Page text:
The Forgotten Peer for Black Adolescents
McGloin, Jean M.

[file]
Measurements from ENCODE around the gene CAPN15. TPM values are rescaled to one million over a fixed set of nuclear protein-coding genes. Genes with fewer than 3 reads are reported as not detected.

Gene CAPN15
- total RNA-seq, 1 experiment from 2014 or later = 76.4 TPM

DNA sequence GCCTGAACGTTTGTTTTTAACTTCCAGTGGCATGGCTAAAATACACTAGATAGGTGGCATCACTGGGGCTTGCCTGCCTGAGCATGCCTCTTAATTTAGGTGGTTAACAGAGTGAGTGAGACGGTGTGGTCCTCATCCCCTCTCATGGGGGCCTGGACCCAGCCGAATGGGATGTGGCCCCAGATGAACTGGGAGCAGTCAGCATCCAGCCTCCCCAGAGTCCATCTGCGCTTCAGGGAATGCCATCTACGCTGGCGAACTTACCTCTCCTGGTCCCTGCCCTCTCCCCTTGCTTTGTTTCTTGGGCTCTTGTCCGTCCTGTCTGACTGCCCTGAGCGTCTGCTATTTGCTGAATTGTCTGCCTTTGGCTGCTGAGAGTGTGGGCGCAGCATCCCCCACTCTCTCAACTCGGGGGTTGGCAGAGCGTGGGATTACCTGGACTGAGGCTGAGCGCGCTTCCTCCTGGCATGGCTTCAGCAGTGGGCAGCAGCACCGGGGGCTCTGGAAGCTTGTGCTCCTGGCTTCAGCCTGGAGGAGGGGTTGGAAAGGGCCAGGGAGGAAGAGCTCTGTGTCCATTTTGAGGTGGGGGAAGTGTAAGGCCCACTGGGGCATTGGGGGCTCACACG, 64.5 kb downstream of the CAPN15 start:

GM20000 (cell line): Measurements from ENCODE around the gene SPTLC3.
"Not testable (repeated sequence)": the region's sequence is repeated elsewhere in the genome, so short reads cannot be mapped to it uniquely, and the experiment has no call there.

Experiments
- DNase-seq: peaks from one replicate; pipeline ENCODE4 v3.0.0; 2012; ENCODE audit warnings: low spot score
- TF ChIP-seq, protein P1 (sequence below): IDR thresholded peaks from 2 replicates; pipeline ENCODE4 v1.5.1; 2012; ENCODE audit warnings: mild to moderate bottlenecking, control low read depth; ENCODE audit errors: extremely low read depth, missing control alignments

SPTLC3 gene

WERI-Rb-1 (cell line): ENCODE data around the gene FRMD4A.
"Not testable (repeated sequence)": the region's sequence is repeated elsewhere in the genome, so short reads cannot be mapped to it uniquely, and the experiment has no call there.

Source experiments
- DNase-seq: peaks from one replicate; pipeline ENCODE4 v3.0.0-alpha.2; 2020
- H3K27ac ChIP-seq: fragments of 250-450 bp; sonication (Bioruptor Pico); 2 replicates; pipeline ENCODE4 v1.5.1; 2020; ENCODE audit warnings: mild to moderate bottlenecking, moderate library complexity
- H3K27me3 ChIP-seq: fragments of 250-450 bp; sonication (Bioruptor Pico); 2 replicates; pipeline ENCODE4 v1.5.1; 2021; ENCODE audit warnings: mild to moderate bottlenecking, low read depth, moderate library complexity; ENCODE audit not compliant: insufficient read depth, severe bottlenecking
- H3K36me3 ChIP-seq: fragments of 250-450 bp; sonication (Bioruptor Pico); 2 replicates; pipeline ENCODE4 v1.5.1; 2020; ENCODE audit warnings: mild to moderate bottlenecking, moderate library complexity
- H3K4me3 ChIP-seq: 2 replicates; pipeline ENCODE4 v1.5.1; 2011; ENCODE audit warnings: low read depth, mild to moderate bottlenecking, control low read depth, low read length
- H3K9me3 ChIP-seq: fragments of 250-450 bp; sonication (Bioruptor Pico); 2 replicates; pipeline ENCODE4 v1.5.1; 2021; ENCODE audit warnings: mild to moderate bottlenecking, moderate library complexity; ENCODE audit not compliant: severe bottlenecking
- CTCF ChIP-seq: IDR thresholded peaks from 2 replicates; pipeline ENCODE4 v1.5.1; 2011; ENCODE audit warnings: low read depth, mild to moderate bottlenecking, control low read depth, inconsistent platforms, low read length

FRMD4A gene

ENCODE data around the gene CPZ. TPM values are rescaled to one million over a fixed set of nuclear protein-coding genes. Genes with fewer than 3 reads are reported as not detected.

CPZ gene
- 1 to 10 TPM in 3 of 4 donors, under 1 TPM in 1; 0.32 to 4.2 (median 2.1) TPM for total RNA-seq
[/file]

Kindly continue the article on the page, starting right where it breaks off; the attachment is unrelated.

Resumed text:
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Efforts to understand peer influence among adolescents have established the robust relationship between having deviant peers and future deviant behavior. Nonetheless, research suggests peer influence affects different types of adolescents in different ways. Specifically, Black adolescents may be less susceptible to friends compared to White adolescents and possess stronger family-orientation, suggesting that another peer may assume a heightened salience. Namely, siblings may affect deviance of Black adolescents whereas friends will have a minimal impact. This thesis used data from the National Longitudinal Study of Adolescent Health to evaluate the relative strength of friend and sibling influence on Black and White adolescent deviant behavior. Results indicate that siblings explain Black and White adolescent drinking and smoking; however, the effect of siblings is stronger among Black adolescents. Friends only emerge as a significant predictor of delinquency for White adolescents. Methodological and theoretical implications for future research on peer processes are discussed.